Podcast: The Talking McLaughlins

Rachel and I were recently featured on the podcast "World to the Wise: Home of the Culturally Curious" in an interview that we recorded in January, just before leaving the US.  The proprietor of said podcast is a long-time friend, David Durham.

Our lives and work continue to intersect with David's in curious ways.  I grew up singing his songs at our mutual home church in Nashville.  I knew that he had invested many years working to write and produce worship music for the Francophone world.  When I moved to France, I found the local congregation singing his songs in French.  Even now, I'm assuming the Banks and Baskins (our teammates currently in language school in Albertville) have become familiar with his song "Mon Ancre et Ma Voile" (My Anchor and My Sail), among others.  David is perhaps the most prolific linguist I know, speaking seven languages.  While we lived in France, I would skype with him weekly, glad to have his help as my virtual language partner.  Top it all of with his son marrying my sister, and I guess you could call our paths inextricably woven.

As I listen to it, I think the podcast has turned out as a distinct way to share different facets of life here, unique from our writing on the blog.  David's focus being the crossings of cultures, there are some good opportunities to go beyond talking about mission and work, but also about cultures and cross-cultural family life.  Click here to listen.


Bursting At the Seams!

by Jess Cropsey

When we first arrived in Burundi in August 2013, there were 16 of us, including kids.  Now merely 2-1/2 years later, our team has more than tripled in size with 52 people officially approved for 2-year terms or longer (although not all on the ground yet).  It has been amazing to see how God has met all of our needs and brought people to us in some really unexpected ways.  

I’d like to introduce you to the newest additions:

Greg & Stephanie Sund came for a 9-month term in 2014-2015.  Greg is an anesthesiologist and Stephanie has a background in nursing.  We really enjoyed having their family with us and were thrilled that they decided to come back on a long-term basis.  Greg's skills are critical given the surgical volume at the hospital and he provided important training for Burundian anesthetists while he was here.  They are currently raising support and looking for folks to join their support team in the hopes of heading to French language school this August.    

Scott & Lindsay Nimmon:  Beginning in the Fall 2016, we will have 18 school-age kids here (24 in total).  With our current, amazing, going-to-miss-her-so-much teacher finishing her term and moving on to another ministry, we were desperately searching for other help with educating our kids.  Scott & Lindsay read about our need and decided to take the plunge!  We are excited to welcome them, a teacher-teacher couple with complementary expertise in social studies & language arts (to my & Heather’s backgrounds in math, science & foreign language).  Their daughter will join our class of six 2nd-graders!  They are raising support now and hope to join us by the beginning of the school year.  If you’d like to help them along their way, click here.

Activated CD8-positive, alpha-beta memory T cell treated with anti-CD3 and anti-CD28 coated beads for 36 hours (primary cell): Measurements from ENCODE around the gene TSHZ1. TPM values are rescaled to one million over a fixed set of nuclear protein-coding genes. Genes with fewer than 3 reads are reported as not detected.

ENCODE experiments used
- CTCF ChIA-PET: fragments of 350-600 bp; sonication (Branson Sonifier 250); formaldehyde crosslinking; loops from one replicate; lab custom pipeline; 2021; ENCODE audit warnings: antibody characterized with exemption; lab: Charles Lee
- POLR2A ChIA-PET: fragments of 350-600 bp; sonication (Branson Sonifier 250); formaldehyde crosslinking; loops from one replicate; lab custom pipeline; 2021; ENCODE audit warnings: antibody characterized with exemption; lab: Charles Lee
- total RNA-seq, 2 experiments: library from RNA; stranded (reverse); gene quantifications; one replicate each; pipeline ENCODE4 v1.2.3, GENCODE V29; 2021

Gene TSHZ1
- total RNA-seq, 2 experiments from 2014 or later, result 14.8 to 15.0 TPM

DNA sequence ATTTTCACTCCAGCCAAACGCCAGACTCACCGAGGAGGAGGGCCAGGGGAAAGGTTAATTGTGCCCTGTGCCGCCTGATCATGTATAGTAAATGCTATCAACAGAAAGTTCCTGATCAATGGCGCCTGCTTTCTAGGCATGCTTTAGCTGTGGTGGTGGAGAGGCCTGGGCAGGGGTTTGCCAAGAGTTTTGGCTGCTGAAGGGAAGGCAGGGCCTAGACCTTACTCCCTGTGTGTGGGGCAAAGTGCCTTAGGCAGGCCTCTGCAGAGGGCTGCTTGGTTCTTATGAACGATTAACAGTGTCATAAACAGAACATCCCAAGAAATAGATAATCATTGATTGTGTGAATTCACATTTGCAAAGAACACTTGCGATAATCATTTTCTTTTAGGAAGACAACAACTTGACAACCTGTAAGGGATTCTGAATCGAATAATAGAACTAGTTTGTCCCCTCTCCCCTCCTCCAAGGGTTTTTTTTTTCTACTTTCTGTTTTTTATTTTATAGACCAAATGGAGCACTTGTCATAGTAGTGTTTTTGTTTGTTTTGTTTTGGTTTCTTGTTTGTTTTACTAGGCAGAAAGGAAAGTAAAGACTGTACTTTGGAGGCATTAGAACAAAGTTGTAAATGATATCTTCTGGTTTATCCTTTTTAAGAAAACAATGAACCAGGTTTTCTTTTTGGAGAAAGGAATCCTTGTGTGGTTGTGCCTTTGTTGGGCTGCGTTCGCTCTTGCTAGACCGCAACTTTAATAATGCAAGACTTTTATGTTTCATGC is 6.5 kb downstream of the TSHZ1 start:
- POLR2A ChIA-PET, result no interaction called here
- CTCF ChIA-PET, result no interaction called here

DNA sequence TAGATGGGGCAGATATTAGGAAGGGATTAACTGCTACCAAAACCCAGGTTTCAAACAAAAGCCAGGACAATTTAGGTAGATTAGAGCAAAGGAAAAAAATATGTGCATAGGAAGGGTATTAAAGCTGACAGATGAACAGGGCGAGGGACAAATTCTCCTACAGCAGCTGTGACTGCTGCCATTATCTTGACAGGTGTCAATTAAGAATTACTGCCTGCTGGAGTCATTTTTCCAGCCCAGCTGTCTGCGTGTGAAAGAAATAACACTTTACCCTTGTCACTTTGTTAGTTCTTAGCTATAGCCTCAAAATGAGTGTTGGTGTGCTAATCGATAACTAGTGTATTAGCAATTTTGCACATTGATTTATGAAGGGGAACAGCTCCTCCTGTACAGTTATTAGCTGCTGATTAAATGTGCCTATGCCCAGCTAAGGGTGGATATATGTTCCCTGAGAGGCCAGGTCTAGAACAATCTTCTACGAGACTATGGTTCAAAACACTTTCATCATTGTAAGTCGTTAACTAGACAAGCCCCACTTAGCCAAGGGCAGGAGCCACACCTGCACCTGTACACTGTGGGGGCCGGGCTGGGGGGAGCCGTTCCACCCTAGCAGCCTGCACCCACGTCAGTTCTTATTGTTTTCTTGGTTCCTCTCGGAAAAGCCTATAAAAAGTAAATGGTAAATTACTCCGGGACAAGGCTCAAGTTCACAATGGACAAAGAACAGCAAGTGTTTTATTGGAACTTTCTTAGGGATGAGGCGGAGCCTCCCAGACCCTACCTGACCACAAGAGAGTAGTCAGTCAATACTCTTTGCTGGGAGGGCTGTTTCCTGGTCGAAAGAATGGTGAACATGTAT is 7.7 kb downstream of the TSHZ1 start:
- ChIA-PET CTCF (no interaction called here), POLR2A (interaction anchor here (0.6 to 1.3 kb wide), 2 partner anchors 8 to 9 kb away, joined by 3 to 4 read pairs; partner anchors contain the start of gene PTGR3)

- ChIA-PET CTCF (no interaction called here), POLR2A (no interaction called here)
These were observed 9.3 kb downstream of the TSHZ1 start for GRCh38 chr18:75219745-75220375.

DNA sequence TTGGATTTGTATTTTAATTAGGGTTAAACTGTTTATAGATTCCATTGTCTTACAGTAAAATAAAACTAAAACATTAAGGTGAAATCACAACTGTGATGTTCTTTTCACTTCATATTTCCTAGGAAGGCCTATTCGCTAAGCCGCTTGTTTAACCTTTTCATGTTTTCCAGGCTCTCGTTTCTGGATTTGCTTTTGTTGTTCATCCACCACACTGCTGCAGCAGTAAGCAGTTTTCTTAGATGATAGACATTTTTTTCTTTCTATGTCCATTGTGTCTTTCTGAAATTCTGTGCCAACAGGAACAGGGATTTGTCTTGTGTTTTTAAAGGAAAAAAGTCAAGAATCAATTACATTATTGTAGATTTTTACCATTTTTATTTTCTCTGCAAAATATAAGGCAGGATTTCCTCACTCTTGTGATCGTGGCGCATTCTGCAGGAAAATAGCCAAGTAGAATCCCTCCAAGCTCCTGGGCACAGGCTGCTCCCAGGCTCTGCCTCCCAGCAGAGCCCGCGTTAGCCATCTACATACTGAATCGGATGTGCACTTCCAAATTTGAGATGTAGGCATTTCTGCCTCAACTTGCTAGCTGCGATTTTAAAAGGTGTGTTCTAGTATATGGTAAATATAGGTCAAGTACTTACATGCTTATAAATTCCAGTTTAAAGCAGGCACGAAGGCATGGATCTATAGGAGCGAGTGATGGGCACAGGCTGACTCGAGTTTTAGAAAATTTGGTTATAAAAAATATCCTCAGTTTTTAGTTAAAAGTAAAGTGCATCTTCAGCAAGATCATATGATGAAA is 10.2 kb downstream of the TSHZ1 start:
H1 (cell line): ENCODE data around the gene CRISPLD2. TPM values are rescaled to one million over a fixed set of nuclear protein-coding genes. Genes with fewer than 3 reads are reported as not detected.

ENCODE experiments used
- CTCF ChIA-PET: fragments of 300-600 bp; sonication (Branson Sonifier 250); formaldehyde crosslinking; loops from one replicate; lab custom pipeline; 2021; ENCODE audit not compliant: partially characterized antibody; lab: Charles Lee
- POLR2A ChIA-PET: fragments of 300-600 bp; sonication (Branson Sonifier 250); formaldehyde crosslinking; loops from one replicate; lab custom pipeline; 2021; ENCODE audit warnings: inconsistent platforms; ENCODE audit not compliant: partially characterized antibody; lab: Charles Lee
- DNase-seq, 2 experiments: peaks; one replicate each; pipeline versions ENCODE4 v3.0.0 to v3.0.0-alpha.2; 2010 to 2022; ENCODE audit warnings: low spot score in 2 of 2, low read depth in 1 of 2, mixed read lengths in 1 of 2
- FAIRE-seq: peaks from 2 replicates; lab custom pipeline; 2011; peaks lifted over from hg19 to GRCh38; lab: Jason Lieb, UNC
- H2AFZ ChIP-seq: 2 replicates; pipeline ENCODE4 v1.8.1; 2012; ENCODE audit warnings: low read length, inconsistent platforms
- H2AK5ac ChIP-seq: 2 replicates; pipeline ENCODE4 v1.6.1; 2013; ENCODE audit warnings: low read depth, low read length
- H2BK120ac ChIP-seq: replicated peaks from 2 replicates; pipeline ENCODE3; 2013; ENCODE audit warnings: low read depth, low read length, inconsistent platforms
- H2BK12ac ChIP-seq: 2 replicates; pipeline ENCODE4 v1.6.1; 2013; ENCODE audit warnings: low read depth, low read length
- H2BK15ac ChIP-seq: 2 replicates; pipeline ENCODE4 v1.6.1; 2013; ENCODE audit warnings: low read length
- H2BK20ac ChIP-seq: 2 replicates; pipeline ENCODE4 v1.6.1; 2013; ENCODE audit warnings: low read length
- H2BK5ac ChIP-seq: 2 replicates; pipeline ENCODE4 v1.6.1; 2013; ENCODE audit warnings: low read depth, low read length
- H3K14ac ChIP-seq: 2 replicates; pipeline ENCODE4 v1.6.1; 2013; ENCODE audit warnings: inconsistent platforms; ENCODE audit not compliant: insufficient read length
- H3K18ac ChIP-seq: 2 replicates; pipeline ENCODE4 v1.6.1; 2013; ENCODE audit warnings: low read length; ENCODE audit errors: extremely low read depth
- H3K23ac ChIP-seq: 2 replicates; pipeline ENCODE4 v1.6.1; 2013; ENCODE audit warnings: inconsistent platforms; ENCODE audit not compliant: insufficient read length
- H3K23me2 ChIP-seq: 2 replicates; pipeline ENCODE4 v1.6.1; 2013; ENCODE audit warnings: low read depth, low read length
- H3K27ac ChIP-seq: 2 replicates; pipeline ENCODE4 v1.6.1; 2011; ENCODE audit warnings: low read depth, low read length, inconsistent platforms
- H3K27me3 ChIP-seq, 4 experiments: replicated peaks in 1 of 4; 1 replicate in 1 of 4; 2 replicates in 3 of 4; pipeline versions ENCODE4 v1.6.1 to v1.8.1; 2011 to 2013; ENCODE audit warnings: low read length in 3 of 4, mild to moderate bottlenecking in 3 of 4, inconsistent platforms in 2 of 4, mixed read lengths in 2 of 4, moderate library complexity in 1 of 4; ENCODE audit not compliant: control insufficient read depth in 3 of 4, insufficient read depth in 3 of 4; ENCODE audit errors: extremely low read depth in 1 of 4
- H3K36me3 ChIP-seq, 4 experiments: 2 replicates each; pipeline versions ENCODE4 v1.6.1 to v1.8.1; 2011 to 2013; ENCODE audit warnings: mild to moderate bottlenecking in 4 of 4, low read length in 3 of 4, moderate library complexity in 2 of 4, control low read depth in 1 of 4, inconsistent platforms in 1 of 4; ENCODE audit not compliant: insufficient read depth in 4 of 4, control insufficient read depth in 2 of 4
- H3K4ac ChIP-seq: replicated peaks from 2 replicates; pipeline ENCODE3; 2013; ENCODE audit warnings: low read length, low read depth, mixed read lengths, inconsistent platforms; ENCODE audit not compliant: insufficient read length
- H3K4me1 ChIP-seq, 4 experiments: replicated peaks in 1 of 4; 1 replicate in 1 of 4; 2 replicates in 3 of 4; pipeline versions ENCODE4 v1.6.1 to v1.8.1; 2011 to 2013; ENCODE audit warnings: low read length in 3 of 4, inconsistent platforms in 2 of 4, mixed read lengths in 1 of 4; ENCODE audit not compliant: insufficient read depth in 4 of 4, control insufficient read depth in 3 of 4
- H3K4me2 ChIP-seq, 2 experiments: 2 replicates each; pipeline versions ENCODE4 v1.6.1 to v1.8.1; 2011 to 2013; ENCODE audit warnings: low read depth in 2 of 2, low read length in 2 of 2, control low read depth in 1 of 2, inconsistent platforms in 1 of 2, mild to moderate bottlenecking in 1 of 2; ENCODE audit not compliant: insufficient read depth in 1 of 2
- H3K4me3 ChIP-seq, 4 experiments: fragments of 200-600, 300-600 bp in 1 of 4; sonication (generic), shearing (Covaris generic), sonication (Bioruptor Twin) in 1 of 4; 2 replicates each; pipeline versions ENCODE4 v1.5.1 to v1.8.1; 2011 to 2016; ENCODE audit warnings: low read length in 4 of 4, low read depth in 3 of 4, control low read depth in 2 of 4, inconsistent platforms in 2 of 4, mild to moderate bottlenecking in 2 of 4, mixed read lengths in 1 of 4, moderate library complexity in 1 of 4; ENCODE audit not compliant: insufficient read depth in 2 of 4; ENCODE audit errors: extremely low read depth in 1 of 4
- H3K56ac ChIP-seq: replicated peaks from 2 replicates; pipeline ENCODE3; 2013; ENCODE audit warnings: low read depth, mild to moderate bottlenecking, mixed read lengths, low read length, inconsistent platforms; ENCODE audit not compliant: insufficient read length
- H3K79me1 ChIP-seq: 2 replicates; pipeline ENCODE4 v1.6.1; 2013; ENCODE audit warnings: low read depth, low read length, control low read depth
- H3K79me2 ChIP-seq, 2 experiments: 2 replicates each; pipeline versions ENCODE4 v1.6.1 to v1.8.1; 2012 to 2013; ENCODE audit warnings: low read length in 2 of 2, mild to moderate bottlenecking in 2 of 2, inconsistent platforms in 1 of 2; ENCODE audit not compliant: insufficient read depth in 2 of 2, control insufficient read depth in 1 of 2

George & Susan Watts:  George & Susan started their term with Serge one year ago, originally on the Bujumbura team.  George has a PhD in business and was working with the Master’s program in business at Hope Africa University.  Unfortunately, shortly after their arrival the political unrest in Burundi began and has come & gone in waves since then.  After sticking it out for quite some time (road barricades, routine explosions/grenades at night sometimes very close to their house, limited travel around the city, etc.), the Team Leaders in Bujumbura along with the Watts & the Serge Security Team thought it best to relocate their family here to Kibuye for the remainder of their 2-year term.  We are grateful to have them here.  George has many skills that are a huge asset to the hospital in the areas of business & administration.  Please pray that George’s role at the hospital would be clarified soon.  The hospital has recently created its own board and is working on restructuring, so pray for wisdom for the leadership in determining the best role for him.  Susan has dove into daily visits to the pediatric & malnutrition ward at the hospital to bring encouragement & hope to those kids & mamas.  She also recently started an English class for the Burundian doctors.  They have four kids (ages 4-14) who have adjusted well to their new life “up-country”.

Nicole Christenson:  We were the lucky recipients of Nicole from yet another Serge team (hopefully we’re not making too many enemies!).  Nicole was slated to join the South Sudan team, but they had to evacuate last year while she was still raising support and weren’t sure if/when they would be able to go back.  It came up in conversation at our Serge East Africa retreat last year that we were looking for a finance person, and the team leaders for South Sudan told us about Nicole.  Et voila! — She arrived in August and has been helping wade through the financial systems at the hospital and keeping track of lots of receipts for the many projects.  She also goes out of her way to host special events for our kids.  It’s been great to have her here!   (The photo below shows her in costume for Elise's "African Animal"-themed birthday party.)

Tony & Judith Sykes:  Tony and Judith are on loan to us from Engineering Ministries International.  Tony has been working tirelessly with Caleb Fader on the many building projects happening right now in Kibuye, particularly the new hospital surgical ward.  We really appreciate his many years of experience!  

Pray for our team as a whole as we continue to add new people - that we would remain unified in vision and purpose and be a light to this community in how we love each other.